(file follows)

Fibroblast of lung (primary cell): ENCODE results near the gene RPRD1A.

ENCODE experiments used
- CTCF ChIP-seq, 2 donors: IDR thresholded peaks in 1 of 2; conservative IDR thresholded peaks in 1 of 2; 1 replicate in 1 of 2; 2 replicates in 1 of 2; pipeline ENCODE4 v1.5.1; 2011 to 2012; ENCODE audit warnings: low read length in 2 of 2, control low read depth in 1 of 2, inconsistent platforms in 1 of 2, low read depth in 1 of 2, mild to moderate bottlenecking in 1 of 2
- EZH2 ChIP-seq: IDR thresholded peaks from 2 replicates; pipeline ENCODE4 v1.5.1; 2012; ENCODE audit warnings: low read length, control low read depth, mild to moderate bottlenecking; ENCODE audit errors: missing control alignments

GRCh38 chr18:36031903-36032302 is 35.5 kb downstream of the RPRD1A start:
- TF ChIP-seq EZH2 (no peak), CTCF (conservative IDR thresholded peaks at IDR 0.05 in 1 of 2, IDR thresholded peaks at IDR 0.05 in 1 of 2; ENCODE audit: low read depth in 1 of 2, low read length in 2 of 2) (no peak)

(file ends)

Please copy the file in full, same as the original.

Fibroblast of lung (primary cell): ENCODE results near the gene RPRD1A.

ENCODE experiments used
- CTCF ChIP-seq, 2 donors: IDR thresholded peaks in 1 of 2; conservative IDR thresholded peaks in 1 of 2; 1 replicate in 1 of 2; 2 replicates in 1 of 2; pipeline ENCODE4 v1.5.1; 2011 to 2012; ENCODE audit warnings: low read length in 2 of 2, control low read depth in 1 of 2, inconsistent platforms in 1 of 2, low read depth in 1 of 2, mild to moderate bottlenecking in 1 of 2
- EZH2 ChIP-seq: IDR thresholded peaks from 2 replicates; pipeline ENCODE4 v1.5.1; 2012; ENCODE audit warnings: low read length, control low read depth, mild to moderate bottlenecking; ENCODE audit errors: missing control alignments

GRCh38 chr18:36031903-36032302 is 35.5 kb downstream of the RPRD1A start:
- TF ChIP-seq EZH2 (no peak), CTCF (conservative IDR thresholded peaks at IDR 0.05 in 1 of 2, IDR thresholded peaks at IDR 0.05 in 1 of 2; ENCODE audit: low read depth in 1 of 2, low read length in 2 of 2) (no peak)